Analysts: No Quarterly Surprises for Intel

The only thing possibly holding back a smooth quarter for the No. 1 chipmaker would be a glut of PC processors.

Intel is not expected to surprise investors for the rest of the company's quarter.

Such is the rationale behind analyst comments Tuesday about the Santa Clara, Calif.-based chip making giant. The company is preparing to issue its mid-quarter update on Thursday, June 5.

The No. 1 chip company is currently forecasting its second quarter revenues between $6.4 and $7.0 billon with gross margins of about 50 percent. Some analysts say the gloomy economy can't slow down the tech bellwether and the SARS epidemic is having literally no affect on Intel's global sales.

"It doesn't seem to have as big of an impact especially for a global player like Intel, which advised analysts two weeks ago," Deutsche Bank Securities senior analyst Chris Avery told "SARS at this point depends on a company by company basis. For example on the other end, AMD will probably be more affected because it sells its chips in white boxes, which are big sellers in China."

Avery also says Intel's spring success is based on adoption of Centrino (partially fueled by faster chips) and improved Flash sales are helping to offset the normal seasonality and the SARS impact.

Currently, there are 58 different models of Centrino shipping compared to the 34 versions when the heralded chipset first came out. The company said it expects upwards of 125 designs to be available for sale by the end of the year. Intel says it is seeing vendors put its chipsets in systems ranging in style from tablet PCs to thin-and-light designs with large screens to ultra-mobile systems that weigh less than three pounds. In some cases these mobile systems can achieve greater than five hours of battery life on a single charge.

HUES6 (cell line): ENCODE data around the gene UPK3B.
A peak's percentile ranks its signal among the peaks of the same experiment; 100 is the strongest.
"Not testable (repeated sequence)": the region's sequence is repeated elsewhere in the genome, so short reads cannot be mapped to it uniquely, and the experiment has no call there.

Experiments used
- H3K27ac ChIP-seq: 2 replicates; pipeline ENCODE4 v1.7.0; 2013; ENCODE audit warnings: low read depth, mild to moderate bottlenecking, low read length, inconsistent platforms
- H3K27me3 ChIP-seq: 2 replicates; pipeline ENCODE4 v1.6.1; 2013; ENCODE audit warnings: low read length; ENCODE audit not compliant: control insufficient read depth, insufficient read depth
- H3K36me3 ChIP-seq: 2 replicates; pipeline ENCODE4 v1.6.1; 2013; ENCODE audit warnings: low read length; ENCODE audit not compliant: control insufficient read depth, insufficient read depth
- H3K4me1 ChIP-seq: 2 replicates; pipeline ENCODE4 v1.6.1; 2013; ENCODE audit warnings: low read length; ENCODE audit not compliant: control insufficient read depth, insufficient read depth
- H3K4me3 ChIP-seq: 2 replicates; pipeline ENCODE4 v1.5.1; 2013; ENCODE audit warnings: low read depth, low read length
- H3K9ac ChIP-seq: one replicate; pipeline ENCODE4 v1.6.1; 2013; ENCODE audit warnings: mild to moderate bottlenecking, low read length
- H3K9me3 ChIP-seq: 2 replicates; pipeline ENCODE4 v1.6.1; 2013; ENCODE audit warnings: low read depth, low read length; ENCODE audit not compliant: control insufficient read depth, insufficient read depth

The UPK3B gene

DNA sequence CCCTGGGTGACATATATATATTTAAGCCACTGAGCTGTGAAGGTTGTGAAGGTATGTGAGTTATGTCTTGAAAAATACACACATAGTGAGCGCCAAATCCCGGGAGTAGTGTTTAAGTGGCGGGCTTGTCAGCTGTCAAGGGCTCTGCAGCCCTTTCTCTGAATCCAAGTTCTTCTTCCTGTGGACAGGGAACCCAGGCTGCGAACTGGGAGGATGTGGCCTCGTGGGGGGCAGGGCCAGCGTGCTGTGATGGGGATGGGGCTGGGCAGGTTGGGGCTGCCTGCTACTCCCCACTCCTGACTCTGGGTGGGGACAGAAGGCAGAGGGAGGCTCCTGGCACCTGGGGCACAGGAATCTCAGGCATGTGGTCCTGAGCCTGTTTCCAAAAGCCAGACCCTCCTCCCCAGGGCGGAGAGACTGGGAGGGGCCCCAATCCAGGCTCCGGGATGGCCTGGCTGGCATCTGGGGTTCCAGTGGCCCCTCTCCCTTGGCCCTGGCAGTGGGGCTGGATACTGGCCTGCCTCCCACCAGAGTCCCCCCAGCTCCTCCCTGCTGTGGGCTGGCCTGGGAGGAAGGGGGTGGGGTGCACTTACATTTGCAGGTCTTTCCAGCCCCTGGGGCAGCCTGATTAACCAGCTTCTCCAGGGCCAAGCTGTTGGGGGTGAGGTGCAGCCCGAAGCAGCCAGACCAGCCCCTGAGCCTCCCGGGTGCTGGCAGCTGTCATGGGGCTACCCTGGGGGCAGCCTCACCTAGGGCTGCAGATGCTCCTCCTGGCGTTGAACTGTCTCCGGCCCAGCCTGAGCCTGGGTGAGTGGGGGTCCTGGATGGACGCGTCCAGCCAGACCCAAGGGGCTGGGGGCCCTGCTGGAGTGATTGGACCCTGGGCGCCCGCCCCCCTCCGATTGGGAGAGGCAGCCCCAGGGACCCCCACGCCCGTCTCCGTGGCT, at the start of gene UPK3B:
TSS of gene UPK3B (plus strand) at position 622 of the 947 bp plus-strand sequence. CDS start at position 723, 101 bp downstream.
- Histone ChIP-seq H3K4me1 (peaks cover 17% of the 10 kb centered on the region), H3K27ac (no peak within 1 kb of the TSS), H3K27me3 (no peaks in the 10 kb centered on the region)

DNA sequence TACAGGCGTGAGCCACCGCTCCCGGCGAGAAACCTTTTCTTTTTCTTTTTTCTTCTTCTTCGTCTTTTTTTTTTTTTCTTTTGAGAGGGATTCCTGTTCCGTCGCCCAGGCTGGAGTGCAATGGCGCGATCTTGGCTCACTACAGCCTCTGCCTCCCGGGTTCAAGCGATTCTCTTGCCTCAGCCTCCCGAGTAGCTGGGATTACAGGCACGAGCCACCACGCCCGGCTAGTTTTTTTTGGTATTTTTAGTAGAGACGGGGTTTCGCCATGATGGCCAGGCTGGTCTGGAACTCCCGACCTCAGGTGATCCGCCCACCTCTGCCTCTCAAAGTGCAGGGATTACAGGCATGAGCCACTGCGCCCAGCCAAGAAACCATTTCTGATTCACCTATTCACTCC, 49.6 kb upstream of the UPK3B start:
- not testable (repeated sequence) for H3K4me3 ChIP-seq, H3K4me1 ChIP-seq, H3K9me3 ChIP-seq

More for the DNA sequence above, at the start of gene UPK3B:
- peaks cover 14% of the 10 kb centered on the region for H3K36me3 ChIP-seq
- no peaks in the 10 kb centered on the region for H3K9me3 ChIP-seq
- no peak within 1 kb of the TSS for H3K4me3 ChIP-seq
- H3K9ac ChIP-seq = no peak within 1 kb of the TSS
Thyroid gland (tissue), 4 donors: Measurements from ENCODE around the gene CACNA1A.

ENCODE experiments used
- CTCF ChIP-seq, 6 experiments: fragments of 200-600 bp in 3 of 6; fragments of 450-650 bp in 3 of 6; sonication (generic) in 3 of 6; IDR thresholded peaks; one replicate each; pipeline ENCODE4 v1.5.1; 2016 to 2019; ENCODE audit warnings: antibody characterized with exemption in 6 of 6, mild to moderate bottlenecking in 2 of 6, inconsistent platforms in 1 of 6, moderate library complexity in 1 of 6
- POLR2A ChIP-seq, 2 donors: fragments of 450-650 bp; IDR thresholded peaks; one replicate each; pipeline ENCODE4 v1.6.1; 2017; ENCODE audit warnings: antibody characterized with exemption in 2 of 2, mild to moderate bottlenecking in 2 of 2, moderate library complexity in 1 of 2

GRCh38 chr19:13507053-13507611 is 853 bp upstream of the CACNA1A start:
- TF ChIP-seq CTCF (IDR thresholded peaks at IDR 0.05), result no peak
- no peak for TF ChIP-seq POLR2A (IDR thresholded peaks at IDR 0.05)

Compare that to earlier this year, when Intel had a glut of Flash memory. Analysts say Intel has the wherewithal to re-capture in the Flash segment. In fact, the only question at this point is whether or not Intel has extra PC processors on hand.

"There is no justification for an upside surprise, other than channel inventory expansion," Deutsche Bank said in its briefing to investors.

Deutsche Bank said it also expects motherboard shipments to drop 12 percent quarter-over-quarter due in part to lower demand as a result of SARS, foundries are seeing continued strength in orders from the PC sector and Taiwan notebook shipments are expected to advance as much as 5 percent compared to previous quarters.

In related news, Intel said it plans on investing $100 million in Elpida Memory. The Tokyo-based company, which makes Dynamic Random Access Memory (DRAM) , said it will use the proceeds from the proposed investment and other financing increase production at its 300-mm, sub-0.11 micron DRAM wafer fabrication plant in Hiroshima, Japan.

Elpida is a joint venture company formed by NEC and Hitachi, and has been in operation since December 20,1999.

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